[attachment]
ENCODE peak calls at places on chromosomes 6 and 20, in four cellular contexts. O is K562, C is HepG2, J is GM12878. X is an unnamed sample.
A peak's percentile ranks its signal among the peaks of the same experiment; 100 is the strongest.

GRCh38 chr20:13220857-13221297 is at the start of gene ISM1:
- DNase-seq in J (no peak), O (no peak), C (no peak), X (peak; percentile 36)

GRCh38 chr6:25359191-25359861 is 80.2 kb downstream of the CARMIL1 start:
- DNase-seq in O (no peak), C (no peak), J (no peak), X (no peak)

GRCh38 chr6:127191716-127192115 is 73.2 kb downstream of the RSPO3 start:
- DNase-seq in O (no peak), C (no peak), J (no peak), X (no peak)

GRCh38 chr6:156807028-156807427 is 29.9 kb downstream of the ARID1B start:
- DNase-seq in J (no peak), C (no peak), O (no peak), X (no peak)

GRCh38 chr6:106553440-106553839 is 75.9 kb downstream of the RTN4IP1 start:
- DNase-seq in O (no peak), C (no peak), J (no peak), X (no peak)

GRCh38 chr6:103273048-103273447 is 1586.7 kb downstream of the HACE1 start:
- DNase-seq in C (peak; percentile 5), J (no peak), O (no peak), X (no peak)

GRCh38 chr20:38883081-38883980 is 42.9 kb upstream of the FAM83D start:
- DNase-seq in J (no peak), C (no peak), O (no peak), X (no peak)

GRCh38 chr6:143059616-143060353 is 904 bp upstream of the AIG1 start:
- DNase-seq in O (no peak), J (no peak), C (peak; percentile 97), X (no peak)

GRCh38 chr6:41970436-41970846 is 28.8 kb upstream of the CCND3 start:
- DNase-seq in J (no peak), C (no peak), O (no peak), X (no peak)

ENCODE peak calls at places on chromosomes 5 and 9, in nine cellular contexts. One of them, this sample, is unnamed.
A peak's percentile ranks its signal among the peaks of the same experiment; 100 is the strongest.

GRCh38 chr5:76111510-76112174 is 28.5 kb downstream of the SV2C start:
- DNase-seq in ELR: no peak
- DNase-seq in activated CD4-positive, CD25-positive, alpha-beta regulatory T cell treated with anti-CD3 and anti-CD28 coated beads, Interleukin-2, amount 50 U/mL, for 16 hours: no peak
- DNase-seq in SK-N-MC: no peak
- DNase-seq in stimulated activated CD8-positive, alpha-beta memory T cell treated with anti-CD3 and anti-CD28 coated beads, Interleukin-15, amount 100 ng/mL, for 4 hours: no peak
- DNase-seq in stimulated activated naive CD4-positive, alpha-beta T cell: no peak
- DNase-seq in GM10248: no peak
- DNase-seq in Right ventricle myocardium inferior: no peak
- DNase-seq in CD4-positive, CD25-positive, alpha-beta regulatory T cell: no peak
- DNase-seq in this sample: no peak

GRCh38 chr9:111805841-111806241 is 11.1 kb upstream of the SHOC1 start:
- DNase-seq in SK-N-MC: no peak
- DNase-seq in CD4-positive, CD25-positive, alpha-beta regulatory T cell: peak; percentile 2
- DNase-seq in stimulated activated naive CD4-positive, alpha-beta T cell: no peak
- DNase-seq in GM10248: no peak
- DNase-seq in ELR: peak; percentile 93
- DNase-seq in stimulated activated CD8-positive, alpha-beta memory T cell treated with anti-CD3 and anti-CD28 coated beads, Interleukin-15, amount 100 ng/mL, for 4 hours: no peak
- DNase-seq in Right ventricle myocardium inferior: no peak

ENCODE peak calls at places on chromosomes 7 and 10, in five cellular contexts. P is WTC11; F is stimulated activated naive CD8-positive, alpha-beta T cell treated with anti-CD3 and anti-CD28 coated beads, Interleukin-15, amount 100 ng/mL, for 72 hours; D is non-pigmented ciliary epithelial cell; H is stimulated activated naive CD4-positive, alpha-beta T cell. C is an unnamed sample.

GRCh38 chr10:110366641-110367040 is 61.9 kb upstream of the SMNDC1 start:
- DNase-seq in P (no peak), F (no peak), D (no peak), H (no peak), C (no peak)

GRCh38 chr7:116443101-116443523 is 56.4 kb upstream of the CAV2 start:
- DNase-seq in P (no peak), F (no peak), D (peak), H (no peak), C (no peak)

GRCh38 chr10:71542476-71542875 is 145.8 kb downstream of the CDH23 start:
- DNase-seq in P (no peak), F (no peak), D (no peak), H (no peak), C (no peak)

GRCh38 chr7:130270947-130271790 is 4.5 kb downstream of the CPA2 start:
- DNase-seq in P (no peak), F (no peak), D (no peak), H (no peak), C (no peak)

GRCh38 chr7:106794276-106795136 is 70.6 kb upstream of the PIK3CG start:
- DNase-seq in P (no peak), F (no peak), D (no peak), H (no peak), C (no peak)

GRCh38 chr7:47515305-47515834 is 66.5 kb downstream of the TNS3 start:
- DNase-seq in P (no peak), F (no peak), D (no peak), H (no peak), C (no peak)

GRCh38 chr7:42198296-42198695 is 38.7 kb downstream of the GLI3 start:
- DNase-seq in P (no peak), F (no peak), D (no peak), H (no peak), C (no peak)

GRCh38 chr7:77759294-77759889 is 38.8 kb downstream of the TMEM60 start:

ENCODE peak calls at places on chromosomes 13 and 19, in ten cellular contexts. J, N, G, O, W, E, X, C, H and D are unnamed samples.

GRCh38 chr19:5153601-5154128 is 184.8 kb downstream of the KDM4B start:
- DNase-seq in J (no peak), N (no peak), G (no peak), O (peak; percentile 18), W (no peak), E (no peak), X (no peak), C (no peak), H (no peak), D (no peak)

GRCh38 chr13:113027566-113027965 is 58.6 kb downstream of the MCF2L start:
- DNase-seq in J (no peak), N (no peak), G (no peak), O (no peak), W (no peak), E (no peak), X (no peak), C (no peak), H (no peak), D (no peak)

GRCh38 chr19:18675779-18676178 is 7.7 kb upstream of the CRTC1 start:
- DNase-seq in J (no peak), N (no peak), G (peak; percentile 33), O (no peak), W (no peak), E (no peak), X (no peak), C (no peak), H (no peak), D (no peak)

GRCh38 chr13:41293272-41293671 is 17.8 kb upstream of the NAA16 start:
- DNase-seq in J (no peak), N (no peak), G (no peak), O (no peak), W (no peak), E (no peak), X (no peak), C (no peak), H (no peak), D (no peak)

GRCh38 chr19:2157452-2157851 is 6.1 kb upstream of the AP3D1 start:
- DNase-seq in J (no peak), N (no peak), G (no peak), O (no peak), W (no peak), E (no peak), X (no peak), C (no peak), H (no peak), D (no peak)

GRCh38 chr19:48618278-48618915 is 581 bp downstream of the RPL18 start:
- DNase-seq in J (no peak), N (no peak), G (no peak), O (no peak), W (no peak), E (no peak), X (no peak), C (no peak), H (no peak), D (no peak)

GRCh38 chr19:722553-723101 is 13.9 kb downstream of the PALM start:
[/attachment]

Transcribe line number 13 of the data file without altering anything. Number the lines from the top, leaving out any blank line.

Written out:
GRCh38 chr6:103273048-103273447 is 1586.7 kb downstream of the HACE1 start: